Otaku USA Magazine
Celebrating Pure Anime Love with Voice Actress Mona Marshall

mona marshallMona Marshall has recorded hundreds of voices for anime since the early 1980s. She studied classical theatre and planned to do very serious, classical acting. But it turned out that voice over work was what she loved.

“I was going on auditions and never quite fit the type,” she said about her early acting days. “To earn a living, I was also teaching a fifth-grade class at a place called Hollywood Professional School. One boy in my class was studying with Daws Butler, and his mother kept nagging me, ‘You’ve got to take this class!’”

Along with voicing dozens of animation characters, including Yogi Bear, Huckleberry Hound, and Cap’n Crunch, Butler gave a weekly voice over workshop. “When I finally started taking the workshop, my whole acting world opened up. I could be anything. The irony is, at the time, I didn’t realize who Daws Butler was and how important he was to me when I was a kid. My sister and I used to watch the cartoon show Ruff And Reddy every Saturday morning and Daws was the voice of Reddy the dog,” Marshall explained.   “I knocked on a lot of doors before I landed my first VO [voice over] job. I even used to bring homemade cookies to the directors and producers at Hanna-Barbera and say, ‘Just want to let you know who I am.’” Shortly after that I landed guest shots on The Smurfs.”

mona marshall

Along with playing various adult female characters, she realized she could also do voices for children, both girls and boys. An audition with director Wally Burr got her one of her first anime jobs playing a little girl on anime series Space Pirate Captain Harlock. At the time she had no idea what anime was. She just knew it had already been animated, and she was replacing the Japanese voices with English.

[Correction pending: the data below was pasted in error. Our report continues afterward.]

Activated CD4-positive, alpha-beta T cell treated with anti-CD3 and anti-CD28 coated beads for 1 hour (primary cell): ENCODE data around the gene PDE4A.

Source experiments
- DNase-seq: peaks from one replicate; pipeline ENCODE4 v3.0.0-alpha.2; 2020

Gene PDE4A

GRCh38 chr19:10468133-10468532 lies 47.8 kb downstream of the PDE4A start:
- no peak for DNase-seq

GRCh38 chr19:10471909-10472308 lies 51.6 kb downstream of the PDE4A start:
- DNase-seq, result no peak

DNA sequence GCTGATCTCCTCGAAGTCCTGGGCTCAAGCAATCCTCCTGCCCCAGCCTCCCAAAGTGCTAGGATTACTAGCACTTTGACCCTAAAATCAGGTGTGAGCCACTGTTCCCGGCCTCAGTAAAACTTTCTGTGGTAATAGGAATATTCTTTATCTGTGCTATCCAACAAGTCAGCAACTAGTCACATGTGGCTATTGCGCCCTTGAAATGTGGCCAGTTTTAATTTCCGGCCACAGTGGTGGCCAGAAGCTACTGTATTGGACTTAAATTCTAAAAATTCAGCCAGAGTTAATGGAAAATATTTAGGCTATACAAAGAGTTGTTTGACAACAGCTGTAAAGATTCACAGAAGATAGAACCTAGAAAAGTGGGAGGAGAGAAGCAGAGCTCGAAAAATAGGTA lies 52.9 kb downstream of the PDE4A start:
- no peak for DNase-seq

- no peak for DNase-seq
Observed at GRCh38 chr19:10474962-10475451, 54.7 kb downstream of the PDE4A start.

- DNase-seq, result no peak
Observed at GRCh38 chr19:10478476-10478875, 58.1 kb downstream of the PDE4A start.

“All the other actors working on the series were experienced dubbers,” she said.  “I looked at my character on the screen and then at the script and just did it. Back then they weren’t using beeps and there were no Pro Tools.” Now when dubbing anime, a series of beeps tells you when you’re about to record, and the program Pro Tools can help sync something that’s just slightly off.

“So you had to nail that sync. I just was good at it. Looking back, I saw I had two things in my favor. One, I’m a singer/songwriter, and that helps with timing. Two, I had spent the last few years before that doing hand puppet performances on tour with The LA Moving Van And Puppet Company. When you’re talking as the puppet, your hand is moving in sync.”

Very soon she was in love with anime. Since starting out, she’s appeared in Digimon, Doraemon, Cowboy Bebop, Spirited Away, Kyo Kara Maoh!, Naruto, Bleach, Wolf’s Rain, Love Hina, Mazinger Z, Blue Exorcist . . . the list goes on and on.

“I love the lyrical aspect of [anime],” she said. “There are so many different levels. I look at the words, see the animation, hear it, then, with the help of good directors and engineers, vocally act it, making the character my own. It’s a terrific challenge! That whole process, by the way, has helped me with my South Park characters a lot.”